The DA has challenged Trade, Industry and Competition Minister Ebrahim Patel to fire the board of the corruption-accused National Lotteries Commission (NLC).
Patel, however, didn’t say a word in his response about the NLC, which has been the subject of reports alleging the corrupt use of its beneficiary funds for months.
Patel presented his department’s adjusted budget to a mini-plenary of the National Assembly in a virtual sitting on Friday.
“What has transpired at the National Lotteries Commission (NLC) over the last few years could not be described as anything but criminal,” said DA MP Mat Cuthbert in the ensuing debate.
He said there was “significant evidence in the public domain which has revealed how certain members of the NLC hierarchy and their associates used grant funding to line their pockets at the expense of the poor”.
“Each time an investigation has been instituted, the NLC has acted as both the trial and the jury despite being the defendants in each case. Questionably so, they have cleared themselves of any wrongdoing each and every time.”
He said the NLC had prevented the public and Parliament from scrutinising its lists of beneficiaries for the past two years, as well as its most recent list for the beneficiaries of the Covid-19 relief fund.
“Each and every step of the way, the ANC members of the portfolio committee have aided and abetted the NLC in executing their crime,” he said.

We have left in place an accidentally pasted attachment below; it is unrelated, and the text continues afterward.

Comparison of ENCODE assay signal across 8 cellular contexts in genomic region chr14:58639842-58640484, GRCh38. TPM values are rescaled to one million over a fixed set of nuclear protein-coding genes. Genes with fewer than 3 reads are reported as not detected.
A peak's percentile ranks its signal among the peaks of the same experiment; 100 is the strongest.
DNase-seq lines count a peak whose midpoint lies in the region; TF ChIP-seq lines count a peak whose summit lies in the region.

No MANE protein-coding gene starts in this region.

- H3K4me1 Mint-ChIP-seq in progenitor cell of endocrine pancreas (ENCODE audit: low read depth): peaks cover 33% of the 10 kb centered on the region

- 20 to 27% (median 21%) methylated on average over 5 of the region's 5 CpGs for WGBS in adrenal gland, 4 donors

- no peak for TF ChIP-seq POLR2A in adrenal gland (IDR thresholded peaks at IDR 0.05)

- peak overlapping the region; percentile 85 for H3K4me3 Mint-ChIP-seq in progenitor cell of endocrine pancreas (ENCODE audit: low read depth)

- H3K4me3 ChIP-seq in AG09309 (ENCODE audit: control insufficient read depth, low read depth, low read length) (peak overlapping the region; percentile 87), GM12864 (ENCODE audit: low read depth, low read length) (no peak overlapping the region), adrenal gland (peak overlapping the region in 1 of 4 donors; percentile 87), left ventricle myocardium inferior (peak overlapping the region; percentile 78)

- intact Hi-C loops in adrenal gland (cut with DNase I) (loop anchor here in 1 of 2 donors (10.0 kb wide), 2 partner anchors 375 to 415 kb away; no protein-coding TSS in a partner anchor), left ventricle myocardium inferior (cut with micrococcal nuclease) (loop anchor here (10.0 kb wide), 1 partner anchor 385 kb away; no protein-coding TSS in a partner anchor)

“Only after the DA sought a legal opinion which found that the NLC had acted unlawfully and subsequently laid criminal charges against their board, did Parliament table their own legal opinion which arrived at a similar conclusion,” he said.
“Suddenly, the ANC had their ‘Road to Damascus’ moment and proclaimed themselves as ‘champions of accountability and transparency’. All the while Minister Patel has acted as a caretaker instead of dealing with corruption in his own ranks.”
Cuthbert referred to the incidents where the cars of two key witnesses in an investigation by Patel’s department into the Denzhe project were torched.
“Minister, what will it take for you to act?” Cuthbert asked.
“There is no other option but to fire the NLC board with immediate effect. Failure to do so will only confirm that you are in fact a caretaker of corruption.”
In his budget speech, Patel only referred to the NLC once, saying his department would promote “greater transparency and improved governance” at the NLC.
In his response, Patel didn’t say a word on the NLC, but disparaged the DA and complained about an “unrelenting attack on the character of the chairperson [of the Portfolio Committee on Trade and Industry, Duma Nkosi] and myself”.